CT provides a powerful framework for studying computing, with wide application beyond computing itself. It is the process of recognizing aspects of computation in the world that surrounds us and applying tools and techniques from computing to understand and reason about natural, social and artificial systems and processes. It allows pupils to tackle problems, to break them down into solvable chunks and to devise algorithms to solve them. The worldwide Bebras challenge on Informatics and CT is discussed as an example of connecting formal and non-formal informatics education by using thousands of tasks based on informatics concepts and applying problem solving strategies. The main goal of the Bebras challenge is to motivate pupils to be interested in informatics topics and to promote thinking which is algorithmic, logical, operational, and based on informatics fundamentals. The Bebras activities have to promote pupils’ interest in informatics at the early stage of the school education and to motivate pupils to learn deeper and master better technology. The Bebras challenge is an education community network which consolidates over 50 countries to discuss together informatics concepts for school informatics education. The Bebras task developing workshops organized annually (since 2005) bring together the representatives of all these countries for hard work and making decisions on good tasks for promoting informatics education at primary and secondary schools.
Computational Thinking in the Interdisciplinary Robotic Game: the CHARM of STEAM
Prof. Ju-ling SHIH
National University of Tainan, Taiwan
Ju-Ling Shih is a Professor and the chair of the Department of Information and Learning Technology in National University of Tainan, Taiwan. She earned her Ed.D. in Communication and Education from Teachers College, Columbia University. She has two Master degrees: Ed.M. in Communication and Education from Teachers College, Columbia University; and M.S. in Broadcasting Production from Boston University. Her research interests include instructional design and qualitative research in digital learning, game-based learning, mobile learning, and technology-mediated education in various levels and fields; and conduct interdisciplinary activities for educational practices. She has developed a cross-platform 3D role-play digital learning games “Taiwan Epic Game” that integrates the mobile-learning and digital games for the exploration of Taiwan history and culture, and a STEM-based maker game of the Great Voyage with computational thinking and robotic education in the context of humanities. With both projects, she has won consecutive Excellent Young Scholars Projects in the last decade, and received the 2012 Ta-You Wu Memorial Award from the Ministry of Science and Technology, Taiwan. Her publications can be seen in academic journals such as Educational Technology and Society, Computers & Education, and British Journal of Educational Technology among others.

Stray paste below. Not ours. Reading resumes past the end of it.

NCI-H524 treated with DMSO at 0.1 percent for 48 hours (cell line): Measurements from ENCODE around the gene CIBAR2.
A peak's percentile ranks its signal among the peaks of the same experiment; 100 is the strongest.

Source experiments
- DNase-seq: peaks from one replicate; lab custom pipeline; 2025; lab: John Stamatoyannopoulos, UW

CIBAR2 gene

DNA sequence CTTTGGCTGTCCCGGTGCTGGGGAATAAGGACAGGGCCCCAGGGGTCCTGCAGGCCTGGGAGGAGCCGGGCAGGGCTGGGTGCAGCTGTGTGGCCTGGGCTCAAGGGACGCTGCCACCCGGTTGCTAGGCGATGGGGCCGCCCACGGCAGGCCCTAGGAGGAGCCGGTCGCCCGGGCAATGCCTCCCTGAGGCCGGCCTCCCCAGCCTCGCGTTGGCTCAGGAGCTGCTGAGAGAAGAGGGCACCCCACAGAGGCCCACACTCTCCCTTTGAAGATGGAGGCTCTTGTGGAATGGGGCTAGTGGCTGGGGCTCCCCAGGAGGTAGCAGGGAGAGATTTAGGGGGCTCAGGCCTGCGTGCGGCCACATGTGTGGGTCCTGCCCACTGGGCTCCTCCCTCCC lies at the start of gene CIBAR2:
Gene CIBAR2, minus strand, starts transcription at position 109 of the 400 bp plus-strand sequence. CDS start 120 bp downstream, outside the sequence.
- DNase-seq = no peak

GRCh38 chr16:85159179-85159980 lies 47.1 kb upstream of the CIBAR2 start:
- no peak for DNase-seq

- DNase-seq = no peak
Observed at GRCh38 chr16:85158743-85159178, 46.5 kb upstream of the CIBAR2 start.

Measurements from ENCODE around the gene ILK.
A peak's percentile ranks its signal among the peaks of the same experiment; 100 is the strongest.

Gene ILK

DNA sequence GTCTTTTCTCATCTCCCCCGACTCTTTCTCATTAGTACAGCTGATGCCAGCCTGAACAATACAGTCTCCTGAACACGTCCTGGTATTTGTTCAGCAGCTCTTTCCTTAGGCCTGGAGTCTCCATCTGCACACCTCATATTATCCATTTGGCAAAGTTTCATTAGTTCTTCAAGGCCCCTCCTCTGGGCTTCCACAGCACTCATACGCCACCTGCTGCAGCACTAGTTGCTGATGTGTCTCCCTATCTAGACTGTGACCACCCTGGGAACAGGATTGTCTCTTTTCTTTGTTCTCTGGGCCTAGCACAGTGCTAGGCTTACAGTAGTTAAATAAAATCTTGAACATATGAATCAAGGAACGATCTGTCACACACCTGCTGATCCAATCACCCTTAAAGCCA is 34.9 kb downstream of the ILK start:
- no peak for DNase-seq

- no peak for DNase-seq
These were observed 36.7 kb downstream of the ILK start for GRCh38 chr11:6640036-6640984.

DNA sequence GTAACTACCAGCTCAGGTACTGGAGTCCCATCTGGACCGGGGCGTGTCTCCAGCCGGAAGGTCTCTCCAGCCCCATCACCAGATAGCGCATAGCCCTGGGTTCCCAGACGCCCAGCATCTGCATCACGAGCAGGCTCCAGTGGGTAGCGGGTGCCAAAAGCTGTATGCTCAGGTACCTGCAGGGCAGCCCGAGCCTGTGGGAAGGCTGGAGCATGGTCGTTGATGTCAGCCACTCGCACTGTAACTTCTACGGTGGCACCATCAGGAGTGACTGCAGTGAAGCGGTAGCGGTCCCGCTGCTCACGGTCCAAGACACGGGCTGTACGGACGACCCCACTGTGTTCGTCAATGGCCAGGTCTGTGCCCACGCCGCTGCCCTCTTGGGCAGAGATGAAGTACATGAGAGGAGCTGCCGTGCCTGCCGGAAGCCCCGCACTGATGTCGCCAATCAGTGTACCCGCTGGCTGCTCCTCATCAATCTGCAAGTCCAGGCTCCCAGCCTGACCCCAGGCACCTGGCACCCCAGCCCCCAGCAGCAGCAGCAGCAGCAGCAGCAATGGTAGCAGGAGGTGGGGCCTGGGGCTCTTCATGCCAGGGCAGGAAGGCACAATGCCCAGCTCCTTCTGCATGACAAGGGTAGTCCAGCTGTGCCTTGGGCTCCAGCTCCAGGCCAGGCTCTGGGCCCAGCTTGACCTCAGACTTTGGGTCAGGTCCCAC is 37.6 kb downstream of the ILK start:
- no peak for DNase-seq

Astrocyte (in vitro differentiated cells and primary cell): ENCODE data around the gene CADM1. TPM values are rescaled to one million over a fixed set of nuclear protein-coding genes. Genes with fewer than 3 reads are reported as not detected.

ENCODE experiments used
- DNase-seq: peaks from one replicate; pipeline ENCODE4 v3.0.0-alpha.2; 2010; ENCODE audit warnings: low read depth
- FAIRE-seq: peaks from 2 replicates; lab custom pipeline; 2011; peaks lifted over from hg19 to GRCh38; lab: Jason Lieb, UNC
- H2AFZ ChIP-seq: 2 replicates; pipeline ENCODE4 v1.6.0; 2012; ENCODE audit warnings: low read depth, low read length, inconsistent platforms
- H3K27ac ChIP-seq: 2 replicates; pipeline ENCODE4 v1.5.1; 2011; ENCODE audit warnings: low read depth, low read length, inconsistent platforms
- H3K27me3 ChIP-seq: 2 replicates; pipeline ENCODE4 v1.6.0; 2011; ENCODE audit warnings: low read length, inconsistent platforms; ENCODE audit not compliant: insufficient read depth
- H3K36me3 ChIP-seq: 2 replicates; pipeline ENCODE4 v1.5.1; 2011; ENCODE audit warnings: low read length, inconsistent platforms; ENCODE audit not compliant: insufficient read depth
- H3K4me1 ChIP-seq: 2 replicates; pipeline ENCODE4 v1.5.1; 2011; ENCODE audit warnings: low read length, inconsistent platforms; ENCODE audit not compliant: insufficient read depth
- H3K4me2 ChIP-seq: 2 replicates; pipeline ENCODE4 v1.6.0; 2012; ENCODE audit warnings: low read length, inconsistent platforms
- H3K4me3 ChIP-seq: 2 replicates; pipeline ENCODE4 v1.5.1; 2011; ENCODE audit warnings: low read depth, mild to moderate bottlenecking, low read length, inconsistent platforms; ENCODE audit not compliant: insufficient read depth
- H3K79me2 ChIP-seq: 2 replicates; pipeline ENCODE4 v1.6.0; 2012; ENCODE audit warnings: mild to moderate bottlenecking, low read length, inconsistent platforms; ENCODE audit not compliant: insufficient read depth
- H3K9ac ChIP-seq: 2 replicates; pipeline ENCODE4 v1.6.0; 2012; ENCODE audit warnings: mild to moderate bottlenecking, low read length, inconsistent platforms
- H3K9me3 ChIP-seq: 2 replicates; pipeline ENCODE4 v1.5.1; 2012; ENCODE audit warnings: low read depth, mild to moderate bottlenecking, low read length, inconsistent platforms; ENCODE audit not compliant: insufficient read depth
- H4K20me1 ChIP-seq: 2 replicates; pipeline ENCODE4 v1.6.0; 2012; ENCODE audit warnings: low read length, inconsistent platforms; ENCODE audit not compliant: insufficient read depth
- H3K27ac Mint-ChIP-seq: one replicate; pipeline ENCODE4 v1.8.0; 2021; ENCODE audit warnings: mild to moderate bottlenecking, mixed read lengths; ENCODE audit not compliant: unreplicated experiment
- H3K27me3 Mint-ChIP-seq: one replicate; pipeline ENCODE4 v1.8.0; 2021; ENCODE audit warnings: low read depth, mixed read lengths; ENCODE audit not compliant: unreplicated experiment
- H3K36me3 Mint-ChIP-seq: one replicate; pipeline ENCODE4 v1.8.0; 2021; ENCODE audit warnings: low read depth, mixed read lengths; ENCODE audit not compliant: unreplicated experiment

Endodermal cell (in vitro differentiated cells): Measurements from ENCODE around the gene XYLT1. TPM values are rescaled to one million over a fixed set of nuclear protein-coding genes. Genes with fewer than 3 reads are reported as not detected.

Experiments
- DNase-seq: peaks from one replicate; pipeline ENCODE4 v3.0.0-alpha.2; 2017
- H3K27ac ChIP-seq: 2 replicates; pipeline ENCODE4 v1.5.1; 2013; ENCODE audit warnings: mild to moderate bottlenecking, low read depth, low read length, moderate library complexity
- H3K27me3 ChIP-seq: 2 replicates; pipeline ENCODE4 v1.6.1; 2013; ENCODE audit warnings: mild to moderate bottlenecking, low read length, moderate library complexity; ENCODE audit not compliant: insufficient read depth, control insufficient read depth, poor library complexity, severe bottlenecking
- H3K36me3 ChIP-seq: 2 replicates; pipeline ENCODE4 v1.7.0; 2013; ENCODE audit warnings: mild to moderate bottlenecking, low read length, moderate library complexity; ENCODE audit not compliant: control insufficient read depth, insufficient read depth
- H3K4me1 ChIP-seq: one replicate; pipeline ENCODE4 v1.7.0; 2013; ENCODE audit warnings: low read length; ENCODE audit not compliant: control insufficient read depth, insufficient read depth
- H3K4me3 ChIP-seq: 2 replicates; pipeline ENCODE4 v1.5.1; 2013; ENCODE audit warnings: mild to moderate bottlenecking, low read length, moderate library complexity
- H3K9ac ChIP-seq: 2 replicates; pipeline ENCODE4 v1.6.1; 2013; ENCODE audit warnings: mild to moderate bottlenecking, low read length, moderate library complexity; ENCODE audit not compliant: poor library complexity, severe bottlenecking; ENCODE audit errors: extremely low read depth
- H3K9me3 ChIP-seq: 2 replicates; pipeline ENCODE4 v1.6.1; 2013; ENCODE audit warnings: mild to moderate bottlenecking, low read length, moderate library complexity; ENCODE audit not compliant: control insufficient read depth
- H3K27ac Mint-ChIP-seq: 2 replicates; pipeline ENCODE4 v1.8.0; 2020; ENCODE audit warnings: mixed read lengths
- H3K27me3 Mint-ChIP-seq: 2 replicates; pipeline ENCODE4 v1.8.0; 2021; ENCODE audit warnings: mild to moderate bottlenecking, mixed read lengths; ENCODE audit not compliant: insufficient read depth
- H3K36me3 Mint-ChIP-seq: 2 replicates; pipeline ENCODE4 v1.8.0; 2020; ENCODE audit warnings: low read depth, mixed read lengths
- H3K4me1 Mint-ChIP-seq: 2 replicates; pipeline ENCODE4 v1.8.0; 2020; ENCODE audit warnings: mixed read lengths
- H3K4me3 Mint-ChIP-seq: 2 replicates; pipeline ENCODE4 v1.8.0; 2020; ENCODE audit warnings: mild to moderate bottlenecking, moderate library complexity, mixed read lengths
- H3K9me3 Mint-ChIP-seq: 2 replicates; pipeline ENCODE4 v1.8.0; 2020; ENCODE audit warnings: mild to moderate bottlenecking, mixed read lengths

In my educational project, computational thinking is integrated in the interdisciplinary robotic game, in which the student groups role-play the four main countries in the Age of Discovery using computers to write block programming to control the robotic ships to voyage on the world map.
In the game, computational thinking is the key to employ diplomatic strategies, cooperate or compete with other countries, solve historical crisis, and complete tasks by trading or battling for spices.
Along with the game, a set of curriculum is prepared for students’ knowledge and skill extensions, such as unplugged coding, coding with block editor, coding for robots, making and crafting the robotic ships, as well as several game mutations such as the board game, the maker game, the navigation game, and the summit game. It is a curriculum of STEAM, the science-oriented disciplines, stemmed on the humanity-oriented disciplines, CHARM (culture, humanity, adventure education, reading, and maker).
The learning effects can be seen on students’ computational thinking test results, and the students’ coding competence and confidence are also evident in the gaming process. The educational goal has achieved by transforming the passive classroom learning into one that embraces interaction, participation, exploration, and knowledge construction.